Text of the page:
Children with SMA will experience progressive muscle wasting. The legs are often weaker than the arms. Motor function and the ability to move will be affected as the child grows, as the muscle strength does not develop proportionally with the size of the body.
The child will also experience increased risk of developing scoliosis, because of weak musculature in the back and stomach. Respiration is likewise affected.
Read more: What is Duchenne Muscular Dystrophy?
Spinraza® Treatment Must Be Accompanied by Muscle Activation
When the child is treated with Spinraza®, the active substance contributes in helping the body produce more of the SMN protein that’s missing in people with SMA. This reduces the loss of nerve cells, so that muscle strength is better retained.
When treating a child with Spinraza®, it’s of the utmost importance to accompany this with muscle activation.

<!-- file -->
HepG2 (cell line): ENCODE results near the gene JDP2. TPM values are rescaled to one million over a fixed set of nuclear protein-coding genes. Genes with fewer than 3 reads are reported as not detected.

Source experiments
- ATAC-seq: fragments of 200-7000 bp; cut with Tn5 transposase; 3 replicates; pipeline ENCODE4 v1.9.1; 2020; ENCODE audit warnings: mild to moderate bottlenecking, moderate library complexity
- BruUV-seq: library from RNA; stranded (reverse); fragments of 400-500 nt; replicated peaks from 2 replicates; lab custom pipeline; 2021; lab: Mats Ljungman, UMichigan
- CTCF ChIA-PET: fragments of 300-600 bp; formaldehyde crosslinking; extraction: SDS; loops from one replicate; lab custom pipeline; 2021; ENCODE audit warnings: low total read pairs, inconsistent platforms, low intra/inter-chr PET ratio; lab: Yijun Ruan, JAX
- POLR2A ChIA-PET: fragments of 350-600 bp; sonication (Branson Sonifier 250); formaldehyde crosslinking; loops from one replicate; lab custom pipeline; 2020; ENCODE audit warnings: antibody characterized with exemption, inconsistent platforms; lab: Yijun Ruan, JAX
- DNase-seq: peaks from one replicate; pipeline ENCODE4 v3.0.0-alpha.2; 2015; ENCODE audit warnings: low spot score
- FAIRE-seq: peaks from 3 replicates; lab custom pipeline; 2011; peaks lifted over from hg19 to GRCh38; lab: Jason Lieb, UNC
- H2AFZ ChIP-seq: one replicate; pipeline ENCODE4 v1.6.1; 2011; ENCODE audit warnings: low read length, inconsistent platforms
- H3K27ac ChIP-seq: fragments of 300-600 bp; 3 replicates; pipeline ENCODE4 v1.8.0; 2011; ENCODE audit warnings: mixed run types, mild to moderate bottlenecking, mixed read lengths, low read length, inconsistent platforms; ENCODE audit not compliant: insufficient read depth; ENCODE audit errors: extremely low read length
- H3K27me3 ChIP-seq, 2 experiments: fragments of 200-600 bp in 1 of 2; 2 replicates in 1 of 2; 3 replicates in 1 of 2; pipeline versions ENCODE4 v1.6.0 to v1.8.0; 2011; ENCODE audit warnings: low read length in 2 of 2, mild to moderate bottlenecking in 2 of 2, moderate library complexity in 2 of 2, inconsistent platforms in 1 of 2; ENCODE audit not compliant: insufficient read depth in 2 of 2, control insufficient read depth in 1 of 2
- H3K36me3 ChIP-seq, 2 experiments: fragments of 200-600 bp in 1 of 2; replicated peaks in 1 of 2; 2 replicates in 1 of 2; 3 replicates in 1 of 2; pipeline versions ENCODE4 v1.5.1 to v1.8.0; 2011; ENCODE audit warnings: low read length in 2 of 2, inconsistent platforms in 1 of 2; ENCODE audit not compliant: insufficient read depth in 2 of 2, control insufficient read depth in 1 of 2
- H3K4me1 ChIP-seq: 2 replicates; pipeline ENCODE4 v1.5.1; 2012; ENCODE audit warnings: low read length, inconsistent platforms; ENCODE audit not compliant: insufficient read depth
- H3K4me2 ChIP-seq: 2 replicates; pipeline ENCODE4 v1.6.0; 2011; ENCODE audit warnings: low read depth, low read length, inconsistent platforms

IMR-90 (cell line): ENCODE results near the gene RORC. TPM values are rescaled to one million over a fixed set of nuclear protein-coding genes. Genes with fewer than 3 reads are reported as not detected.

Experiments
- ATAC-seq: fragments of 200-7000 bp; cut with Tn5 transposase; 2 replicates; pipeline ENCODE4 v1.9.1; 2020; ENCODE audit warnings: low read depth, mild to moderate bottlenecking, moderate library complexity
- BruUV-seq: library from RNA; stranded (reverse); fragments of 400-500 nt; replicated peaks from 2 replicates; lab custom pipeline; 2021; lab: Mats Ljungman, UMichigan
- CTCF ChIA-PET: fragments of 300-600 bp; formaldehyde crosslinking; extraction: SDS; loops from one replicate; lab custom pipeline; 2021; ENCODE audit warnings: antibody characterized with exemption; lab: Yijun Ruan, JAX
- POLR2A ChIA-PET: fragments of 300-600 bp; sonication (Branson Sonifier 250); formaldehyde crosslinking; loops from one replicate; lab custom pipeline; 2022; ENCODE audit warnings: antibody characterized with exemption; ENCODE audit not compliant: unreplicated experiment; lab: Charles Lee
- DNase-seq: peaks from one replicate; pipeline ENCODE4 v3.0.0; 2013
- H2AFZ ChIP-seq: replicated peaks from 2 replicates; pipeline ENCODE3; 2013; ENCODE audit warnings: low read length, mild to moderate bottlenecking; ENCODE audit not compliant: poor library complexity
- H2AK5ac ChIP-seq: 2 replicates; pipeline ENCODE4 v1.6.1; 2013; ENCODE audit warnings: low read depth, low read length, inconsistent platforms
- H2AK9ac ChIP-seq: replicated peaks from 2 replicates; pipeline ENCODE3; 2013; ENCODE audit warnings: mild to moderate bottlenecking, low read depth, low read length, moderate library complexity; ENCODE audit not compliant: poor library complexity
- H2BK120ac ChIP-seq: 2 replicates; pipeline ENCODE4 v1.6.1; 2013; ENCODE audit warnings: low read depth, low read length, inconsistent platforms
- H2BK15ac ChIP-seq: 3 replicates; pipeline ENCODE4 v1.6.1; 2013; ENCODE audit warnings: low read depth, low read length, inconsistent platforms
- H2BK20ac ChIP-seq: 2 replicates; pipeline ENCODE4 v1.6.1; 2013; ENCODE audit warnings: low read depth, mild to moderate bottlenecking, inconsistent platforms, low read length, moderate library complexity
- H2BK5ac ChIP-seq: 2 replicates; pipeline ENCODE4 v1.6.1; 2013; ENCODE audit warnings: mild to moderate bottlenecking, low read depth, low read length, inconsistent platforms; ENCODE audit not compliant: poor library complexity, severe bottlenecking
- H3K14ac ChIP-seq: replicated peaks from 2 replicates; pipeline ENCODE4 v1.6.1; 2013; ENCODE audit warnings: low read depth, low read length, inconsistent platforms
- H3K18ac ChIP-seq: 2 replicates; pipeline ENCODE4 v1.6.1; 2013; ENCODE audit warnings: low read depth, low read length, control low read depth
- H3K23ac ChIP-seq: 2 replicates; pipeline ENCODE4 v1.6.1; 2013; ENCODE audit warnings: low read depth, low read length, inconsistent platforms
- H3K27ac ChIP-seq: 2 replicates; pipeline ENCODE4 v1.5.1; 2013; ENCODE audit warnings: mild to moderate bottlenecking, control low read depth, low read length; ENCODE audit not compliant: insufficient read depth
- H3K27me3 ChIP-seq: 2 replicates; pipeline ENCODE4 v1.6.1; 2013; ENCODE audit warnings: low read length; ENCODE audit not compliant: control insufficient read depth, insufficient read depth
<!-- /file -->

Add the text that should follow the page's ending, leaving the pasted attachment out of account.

Exercise programs and recommendations from a physiotherapist should be individually developed to take into account the child’s age, motor development level, muscular function, as well as the child’s interests and preferences.
The exercise should be varied, and include an element of fun for the child, to keep the motivation for exercising as strong as possible. We recommend a minimum of 3–5 training sessions a week, but ideally every day.
Recommendations Based on Age and Development
- Symmetrical positions – vary positions often
- Use toys that encourage play and movement (like a baby gym)
- Slings may be used to support the child’s extremities to ease movement against gravity for the weakest children
- Keep a close eye on the child’s motor development, to stimulate towards the next development level
- Let the child lie on the floor to stimulate rolling
- Stimulate the child in the prone position to strengthen neck and shoulder musculature
- Sitting up is an important position to give the child the opportunity to discover the world
- Keep early sessions of sitting up short, and give the child enough support to keep the position symmetrical
- When the child can sit more steadily, gradually increase the amount of time for the position